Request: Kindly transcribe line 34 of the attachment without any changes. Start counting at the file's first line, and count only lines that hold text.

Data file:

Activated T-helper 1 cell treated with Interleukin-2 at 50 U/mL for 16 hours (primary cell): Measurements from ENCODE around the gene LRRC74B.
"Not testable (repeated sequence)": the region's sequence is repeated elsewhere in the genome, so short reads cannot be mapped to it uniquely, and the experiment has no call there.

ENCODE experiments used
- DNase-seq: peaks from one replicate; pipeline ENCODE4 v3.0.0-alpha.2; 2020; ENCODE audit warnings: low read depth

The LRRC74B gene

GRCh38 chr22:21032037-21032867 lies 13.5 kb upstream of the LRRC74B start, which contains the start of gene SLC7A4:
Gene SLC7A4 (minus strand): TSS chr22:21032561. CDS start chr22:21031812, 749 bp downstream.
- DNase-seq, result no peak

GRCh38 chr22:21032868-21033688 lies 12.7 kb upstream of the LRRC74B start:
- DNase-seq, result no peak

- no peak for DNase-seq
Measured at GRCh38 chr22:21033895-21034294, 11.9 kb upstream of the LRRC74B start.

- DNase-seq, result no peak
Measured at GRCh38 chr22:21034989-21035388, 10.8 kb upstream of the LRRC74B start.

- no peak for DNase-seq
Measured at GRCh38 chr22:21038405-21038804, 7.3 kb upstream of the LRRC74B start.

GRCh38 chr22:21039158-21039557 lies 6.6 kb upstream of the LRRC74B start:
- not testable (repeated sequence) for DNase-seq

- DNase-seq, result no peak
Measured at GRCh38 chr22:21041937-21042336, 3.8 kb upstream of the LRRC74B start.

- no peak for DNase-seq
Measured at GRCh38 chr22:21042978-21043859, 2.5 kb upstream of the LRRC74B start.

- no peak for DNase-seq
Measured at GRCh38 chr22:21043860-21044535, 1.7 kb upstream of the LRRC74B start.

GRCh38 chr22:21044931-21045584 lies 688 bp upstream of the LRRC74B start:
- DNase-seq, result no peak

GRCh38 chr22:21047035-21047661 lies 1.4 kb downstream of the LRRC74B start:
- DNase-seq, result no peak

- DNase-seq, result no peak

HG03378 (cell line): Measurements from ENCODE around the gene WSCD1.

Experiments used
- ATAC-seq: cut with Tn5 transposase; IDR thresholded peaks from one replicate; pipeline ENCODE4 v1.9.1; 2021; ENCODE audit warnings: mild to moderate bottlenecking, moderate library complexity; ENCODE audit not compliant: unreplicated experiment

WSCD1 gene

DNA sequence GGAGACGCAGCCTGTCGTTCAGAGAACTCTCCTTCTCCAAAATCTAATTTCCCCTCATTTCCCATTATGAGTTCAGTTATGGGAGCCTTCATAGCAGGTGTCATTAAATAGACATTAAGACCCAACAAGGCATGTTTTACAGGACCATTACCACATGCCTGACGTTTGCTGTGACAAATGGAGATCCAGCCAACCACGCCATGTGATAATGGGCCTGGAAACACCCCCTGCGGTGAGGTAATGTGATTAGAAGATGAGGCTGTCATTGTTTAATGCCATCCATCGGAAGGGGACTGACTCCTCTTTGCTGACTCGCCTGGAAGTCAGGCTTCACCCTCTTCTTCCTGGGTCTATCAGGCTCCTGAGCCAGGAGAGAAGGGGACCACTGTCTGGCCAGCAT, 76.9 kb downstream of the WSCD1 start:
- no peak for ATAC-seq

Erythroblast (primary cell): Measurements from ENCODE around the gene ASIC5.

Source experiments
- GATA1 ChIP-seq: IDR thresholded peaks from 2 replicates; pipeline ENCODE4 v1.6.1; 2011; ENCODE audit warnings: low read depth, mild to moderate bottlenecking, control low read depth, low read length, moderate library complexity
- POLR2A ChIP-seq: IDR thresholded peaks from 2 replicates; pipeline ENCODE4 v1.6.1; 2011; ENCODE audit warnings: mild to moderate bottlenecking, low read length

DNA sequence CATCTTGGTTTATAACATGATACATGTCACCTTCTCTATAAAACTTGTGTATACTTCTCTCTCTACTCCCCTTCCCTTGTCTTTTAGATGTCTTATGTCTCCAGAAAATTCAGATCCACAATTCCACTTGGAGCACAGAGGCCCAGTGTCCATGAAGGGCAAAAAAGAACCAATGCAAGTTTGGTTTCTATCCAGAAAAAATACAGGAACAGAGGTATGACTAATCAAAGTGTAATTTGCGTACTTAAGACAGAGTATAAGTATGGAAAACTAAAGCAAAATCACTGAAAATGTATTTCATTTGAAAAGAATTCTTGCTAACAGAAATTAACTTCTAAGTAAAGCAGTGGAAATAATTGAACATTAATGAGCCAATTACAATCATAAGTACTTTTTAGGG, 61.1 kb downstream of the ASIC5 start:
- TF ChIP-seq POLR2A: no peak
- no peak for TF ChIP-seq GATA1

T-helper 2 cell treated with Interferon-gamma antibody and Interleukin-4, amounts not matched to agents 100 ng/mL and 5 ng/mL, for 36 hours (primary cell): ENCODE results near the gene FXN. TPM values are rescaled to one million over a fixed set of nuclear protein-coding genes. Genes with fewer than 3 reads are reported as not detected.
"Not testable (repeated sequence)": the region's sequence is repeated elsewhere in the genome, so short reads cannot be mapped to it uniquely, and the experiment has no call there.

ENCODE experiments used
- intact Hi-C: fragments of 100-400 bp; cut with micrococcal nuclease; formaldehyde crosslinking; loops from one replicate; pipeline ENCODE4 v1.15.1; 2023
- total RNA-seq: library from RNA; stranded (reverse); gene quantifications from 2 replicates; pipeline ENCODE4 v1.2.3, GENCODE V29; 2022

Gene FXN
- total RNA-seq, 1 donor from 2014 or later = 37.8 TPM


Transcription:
DNA sequence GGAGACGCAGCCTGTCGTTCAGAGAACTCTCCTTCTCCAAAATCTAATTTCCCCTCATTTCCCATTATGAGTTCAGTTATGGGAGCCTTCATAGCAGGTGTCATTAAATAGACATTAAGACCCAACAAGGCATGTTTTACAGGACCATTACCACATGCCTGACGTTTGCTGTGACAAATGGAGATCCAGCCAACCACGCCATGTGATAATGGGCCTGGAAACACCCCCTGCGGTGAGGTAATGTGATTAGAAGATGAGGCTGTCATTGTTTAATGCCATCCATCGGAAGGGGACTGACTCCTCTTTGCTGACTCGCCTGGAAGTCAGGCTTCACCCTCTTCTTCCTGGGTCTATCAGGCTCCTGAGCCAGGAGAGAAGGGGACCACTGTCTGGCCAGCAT, 76.9 kb downstream of the WSCD1 start: